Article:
Another Tack: Impelled by filial piety?

Arun and Rajmohan Gandhi concluded that Arabs are victims of racism.

Some of the luckier folks are born into renowned families. If sufficiently mercenary, they can cash in on their lineage and do quite well from a departed forefather’s fame. Arun and Rajmohan Gandhi, for instance, are the Mahatma’s grandsons and their genealogical good fortune presumably entitles them to profess unique moral authority.
Quite like them is Martin Luther King’s eldest son and namesake.
Ordinarily we couldn’t care less about them. But they came to our region, participated in propaganda forums and dispensed advice on how to overcome villainous Israel “nonviolently.” Arun was the trailblazer. He appeared here in 2004. Rajmohan and MLK III followed in his footsteps this month.
Inherited intuition and keen virtuous vision apparently led Arun to quickly conclude that Arabs are victims of racism, that what the Jews subject them to is “10 times worse than apartheid.” Presumably he had carefully weighed, measured and compared quantities of abuse and damage. Jews, he observed, were “dehumanizing” Palestinians, “grinding them to dust” and imprisoning them “within walls of hate.”
Adding insult to injury two years ago in a op-ed entitled “Jewish identity can’t depend on violence,” Arun asserted that “Israel and the Jews are the biggest players” in the “culture of violence that is eventually going to destroy humanity.”
By way of apology, he later explained that “Jewish identity in the past had been locked into the Holocaust experience,” which is “a very good example of how a community can overplay a historic experience to the point that it begins to repulse friends.”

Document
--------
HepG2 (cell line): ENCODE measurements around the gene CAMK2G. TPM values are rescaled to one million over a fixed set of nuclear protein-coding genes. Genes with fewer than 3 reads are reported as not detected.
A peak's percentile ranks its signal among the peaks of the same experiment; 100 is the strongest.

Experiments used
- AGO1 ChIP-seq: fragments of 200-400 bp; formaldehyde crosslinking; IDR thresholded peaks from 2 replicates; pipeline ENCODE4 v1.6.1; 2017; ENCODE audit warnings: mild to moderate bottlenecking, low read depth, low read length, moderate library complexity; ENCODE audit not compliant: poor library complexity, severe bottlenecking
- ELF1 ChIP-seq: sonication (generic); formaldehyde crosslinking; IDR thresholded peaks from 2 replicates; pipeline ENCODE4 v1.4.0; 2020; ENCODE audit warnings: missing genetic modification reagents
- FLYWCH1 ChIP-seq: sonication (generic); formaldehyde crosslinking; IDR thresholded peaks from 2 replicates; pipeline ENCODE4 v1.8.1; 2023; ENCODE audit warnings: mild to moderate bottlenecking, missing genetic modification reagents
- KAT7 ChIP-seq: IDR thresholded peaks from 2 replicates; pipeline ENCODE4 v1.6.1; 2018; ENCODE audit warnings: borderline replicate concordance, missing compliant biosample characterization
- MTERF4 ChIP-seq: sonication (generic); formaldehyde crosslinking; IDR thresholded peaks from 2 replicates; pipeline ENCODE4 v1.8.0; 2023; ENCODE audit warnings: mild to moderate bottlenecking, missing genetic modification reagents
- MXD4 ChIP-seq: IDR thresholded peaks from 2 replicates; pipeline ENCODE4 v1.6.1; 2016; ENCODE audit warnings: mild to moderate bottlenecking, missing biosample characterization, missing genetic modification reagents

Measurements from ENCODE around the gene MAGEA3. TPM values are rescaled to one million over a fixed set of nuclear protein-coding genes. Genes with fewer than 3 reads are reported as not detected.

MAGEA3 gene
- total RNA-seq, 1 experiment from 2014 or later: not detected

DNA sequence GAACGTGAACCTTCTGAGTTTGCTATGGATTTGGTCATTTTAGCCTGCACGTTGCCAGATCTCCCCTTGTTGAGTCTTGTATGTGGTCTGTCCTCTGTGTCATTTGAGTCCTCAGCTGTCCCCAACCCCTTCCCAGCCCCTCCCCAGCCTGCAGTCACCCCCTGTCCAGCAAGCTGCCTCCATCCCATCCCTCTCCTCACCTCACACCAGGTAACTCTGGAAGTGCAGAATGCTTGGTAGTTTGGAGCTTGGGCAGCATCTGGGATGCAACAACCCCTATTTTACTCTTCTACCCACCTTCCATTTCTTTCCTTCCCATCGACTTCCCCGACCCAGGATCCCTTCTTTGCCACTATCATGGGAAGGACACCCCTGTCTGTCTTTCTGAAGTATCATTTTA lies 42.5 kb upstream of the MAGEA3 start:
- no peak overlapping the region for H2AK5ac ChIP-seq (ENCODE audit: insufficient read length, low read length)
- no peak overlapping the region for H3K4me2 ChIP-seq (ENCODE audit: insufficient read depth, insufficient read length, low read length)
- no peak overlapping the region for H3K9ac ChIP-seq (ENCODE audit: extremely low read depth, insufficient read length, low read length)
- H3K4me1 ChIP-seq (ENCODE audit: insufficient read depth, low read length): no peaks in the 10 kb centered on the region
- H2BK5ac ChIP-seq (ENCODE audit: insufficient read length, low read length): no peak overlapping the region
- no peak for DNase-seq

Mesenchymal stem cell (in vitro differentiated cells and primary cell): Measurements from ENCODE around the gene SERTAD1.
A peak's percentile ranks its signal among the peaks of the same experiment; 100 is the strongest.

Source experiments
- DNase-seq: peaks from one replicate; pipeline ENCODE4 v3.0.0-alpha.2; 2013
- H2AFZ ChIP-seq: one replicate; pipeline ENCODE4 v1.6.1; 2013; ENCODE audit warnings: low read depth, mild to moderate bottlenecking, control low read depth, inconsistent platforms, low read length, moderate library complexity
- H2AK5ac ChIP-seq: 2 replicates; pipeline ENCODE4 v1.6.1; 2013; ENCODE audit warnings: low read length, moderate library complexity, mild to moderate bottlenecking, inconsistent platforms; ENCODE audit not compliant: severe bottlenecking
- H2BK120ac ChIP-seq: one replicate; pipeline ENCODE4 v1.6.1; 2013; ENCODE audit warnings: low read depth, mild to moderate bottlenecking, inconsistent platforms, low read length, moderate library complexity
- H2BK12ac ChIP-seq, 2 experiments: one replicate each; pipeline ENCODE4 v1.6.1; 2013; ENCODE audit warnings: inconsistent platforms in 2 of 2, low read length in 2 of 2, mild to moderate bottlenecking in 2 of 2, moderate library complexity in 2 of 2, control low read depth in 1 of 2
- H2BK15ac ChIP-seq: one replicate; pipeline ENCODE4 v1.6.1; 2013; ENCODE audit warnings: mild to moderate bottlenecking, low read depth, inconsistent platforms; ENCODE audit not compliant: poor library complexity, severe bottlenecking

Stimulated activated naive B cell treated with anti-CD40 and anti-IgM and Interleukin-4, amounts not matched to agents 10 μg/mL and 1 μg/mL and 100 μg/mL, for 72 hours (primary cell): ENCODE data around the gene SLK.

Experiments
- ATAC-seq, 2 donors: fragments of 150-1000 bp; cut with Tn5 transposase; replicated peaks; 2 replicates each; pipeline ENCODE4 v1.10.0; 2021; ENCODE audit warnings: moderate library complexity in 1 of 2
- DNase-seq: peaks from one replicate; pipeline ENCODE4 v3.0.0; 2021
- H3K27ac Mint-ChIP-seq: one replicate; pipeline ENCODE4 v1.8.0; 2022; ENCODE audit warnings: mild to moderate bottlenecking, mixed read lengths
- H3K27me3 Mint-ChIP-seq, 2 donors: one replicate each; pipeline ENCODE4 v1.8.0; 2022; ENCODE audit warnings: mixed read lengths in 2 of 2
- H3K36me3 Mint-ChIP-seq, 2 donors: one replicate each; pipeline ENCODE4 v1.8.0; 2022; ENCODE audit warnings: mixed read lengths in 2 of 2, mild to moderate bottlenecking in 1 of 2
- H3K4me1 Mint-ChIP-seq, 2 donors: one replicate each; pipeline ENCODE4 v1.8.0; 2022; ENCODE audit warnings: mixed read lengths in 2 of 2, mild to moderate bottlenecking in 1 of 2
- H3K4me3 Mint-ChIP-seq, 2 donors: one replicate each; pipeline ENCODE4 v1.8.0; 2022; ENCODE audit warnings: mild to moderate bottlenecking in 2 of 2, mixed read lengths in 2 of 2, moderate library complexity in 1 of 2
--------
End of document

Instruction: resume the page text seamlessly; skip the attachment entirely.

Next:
FAST-FORWARD to Rajmohan. Three weeks ago he shared with Palestinian mouthpieces his “deep depression” over “scenes of repression” he witnessed “in Palestinian lands,” adding that the security fence, settlements and bypass roads were “more horrific than what” he “imagined before visiting Palestine.”
The Israeli government, Rajmohan concluded, “treats Palestinians as second-class citizens and robs their land.”
Enter MLK III. Unsurprisingly he too identifies Israel as the malice to be defeated, albeit nonviolently. After advising young Israelis to dodge the draft, he blithely equated between the campaigns for equality his father led and the Arab war against Israel. Bil’in and Ni’lin stone-throwers remind him of sit-ins in the Deep South, where peaceful demonstrators “were arrested and beaten, but the struggle created an opportunity for them to live and work. The segregation ended eventually.”
He further likened boycotts against Israeli universities and products to what his father advocated half a century ago: “Black people boycotted buses, and the bus companies eventually gave in... When economy is everything, if people choose this type of resistance, there is power and success.”
Get it? Israel is the latter-day equivalent of the notorious KKK. None of this drivel is new. Had it originated from the lips of an unknown, it would hardly merit attention. But MLK III claims his father’s mantle and preaches compassion and nonviolence. His bogus civil rights prattle buttresses Arab pretexts to delegitimize Israel’s survival. His inane analogies inspire bloodshed, not coexistence.
Because of their surname, Arun’s and Rajmohan’s instant analyses and overnight Mideast expertise gain worldwide currency. Every lie they repeat, presumably with the noble force of the ancestral humanitarian icon, can be refuted. But this isn’t about facts. In all likelihood the cousins capitalize crassly on granddad’s hallowed reputation. However, the off-chance that they are sincerely the Mahatma’s devoted disciples offers little consolation.